Another Huge Drinking Water Fail Surfaces in Michigan

For years the state has ignored its foamy rivers and water supplies contaminated with chemicals called PFASs.

PFAS foam gathers along a beach on Van Etten Lake in June 2018 in Oscoda Township.

Jake May/

That MDEQ study, the one that included a detailed plan “to get as many people off impacted water as possible,” surfaced only this summer—six years later—following a Freedom of Information Act request filed by the news site

“Just knowing what I know now, that they already knew this was a problem for years . . . We probably would have purchased a home farther out of town away from the plume,” says Tim Chilcote, a writer who moved to the area for his wife’s job. “I’m not sure what the alternative would have been, but it certainly would have made us reconsider what we were doing.”

A Nationwide Problem

Delaney first detected PFAS levels higher than what the U.S. Environmental Protection Agency currently considers safe (70 parts per trillion) in the waters and fish around the decommissioned Wurtsmith Air Force Base, about 180 miles north of Detroit. Soon after, other PFAS-contaminated water supplies began to emerge across Michigan.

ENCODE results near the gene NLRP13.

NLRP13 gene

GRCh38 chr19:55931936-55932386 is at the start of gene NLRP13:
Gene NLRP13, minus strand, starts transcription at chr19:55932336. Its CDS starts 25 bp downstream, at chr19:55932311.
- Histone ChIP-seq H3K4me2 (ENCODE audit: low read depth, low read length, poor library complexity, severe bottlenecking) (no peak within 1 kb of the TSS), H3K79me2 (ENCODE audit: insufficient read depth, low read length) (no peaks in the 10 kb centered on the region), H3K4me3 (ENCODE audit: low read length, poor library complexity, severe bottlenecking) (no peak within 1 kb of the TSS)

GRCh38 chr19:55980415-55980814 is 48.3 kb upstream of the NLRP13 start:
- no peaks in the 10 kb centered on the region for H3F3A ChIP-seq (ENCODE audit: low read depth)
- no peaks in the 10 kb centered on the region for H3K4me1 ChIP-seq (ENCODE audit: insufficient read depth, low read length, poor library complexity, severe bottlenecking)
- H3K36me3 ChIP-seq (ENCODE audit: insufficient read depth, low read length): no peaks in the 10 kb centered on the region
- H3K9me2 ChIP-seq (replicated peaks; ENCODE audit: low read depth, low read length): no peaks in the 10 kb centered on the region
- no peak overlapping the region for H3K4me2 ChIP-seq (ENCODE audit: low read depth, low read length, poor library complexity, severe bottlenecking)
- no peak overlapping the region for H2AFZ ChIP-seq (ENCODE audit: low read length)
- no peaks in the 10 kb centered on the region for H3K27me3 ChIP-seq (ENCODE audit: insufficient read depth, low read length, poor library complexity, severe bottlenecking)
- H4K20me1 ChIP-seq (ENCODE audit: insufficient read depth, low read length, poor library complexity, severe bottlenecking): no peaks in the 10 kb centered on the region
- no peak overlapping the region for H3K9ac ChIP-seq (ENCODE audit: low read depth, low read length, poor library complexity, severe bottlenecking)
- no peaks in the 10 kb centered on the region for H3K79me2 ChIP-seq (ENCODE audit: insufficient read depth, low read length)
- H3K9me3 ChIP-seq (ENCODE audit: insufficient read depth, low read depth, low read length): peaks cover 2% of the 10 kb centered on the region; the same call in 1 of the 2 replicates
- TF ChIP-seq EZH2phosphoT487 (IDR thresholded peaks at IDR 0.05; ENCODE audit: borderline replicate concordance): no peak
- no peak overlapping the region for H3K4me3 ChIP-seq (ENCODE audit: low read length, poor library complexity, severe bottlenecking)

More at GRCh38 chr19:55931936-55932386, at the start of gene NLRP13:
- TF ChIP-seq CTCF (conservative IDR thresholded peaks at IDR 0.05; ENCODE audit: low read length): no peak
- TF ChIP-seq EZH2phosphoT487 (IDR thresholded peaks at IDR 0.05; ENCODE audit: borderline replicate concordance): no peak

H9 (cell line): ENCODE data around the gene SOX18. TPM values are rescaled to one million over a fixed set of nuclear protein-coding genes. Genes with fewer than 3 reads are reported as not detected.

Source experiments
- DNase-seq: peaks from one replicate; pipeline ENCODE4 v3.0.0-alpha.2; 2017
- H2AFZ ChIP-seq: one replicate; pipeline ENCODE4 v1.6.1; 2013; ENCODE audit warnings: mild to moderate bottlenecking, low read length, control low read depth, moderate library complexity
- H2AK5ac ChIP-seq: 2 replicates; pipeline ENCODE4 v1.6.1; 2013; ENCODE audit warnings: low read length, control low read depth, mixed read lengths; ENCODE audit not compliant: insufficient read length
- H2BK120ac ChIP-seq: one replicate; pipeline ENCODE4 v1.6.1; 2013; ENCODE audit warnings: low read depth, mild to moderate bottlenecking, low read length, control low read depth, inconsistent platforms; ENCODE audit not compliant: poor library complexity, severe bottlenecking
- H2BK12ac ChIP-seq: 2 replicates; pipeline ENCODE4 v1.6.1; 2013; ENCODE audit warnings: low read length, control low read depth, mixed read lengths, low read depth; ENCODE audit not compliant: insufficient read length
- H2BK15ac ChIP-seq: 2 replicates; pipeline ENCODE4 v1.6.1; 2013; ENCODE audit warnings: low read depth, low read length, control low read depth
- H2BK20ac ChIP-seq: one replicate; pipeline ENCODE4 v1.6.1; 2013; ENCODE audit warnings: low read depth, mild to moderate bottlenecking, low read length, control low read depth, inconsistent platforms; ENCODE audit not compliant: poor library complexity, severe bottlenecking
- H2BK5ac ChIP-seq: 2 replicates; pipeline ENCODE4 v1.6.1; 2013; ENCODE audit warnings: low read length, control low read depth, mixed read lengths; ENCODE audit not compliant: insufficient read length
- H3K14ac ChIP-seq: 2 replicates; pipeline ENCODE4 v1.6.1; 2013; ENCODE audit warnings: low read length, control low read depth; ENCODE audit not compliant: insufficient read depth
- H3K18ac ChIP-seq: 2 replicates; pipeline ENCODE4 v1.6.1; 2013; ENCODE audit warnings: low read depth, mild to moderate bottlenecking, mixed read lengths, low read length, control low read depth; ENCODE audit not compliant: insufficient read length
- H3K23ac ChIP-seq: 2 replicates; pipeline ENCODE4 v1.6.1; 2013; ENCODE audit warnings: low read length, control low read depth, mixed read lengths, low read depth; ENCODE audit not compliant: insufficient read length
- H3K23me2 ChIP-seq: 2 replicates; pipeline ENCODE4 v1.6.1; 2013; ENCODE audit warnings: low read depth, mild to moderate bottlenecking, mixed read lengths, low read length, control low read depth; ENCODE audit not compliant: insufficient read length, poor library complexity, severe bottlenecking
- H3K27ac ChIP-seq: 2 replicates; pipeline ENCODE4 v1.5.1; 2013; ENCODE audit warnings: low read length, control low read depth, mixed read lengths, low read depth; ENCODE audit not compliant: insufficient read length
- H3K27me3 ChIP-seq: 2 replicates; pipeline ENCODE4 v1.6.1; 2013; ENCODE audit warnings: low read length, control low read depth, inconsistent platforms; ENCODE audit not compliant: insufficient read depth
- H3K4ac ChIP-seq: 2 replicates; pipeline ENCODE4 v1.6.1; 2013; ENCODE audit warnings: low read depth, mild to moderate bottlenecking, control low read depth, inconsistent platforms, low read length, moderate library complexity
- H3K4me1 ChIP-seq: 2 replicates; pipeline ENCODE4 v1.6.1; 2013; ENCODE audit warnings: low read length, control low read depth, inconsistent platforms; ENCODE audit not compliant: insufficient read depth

But the state didn’t snap into serious action until the 2017, after the discovery that shoemaker Wolverine World Wide had for decades been disposing of PFAS-laden tannery waste in a sludge dump near Grand Rapids. The PFAS came from the Scotchgard that the company used extensively to treat shoe leather. The factory was demolished in 2010, but tests of nearby foaming waterways came back showing high levels of the chemicals.

As of this summer, more than 30 sites in 15 Michigan communities have confirmed PFAS contamination in their soil, wildlife, and water, and the state is currently testing 1,380 public water systems and 460 schools that operate their own wells. So far, some level of PFAS contamination has been found in the water supplies of about 1.5 million Michiganders. But it’s not just Michigan’s problem; a study by Harvard researchers found that drinking water supplies in 33 states are contaminated with PFASs, and that the tap water of more than 6 million U.S. residents exceeds the EPA’s health advisories.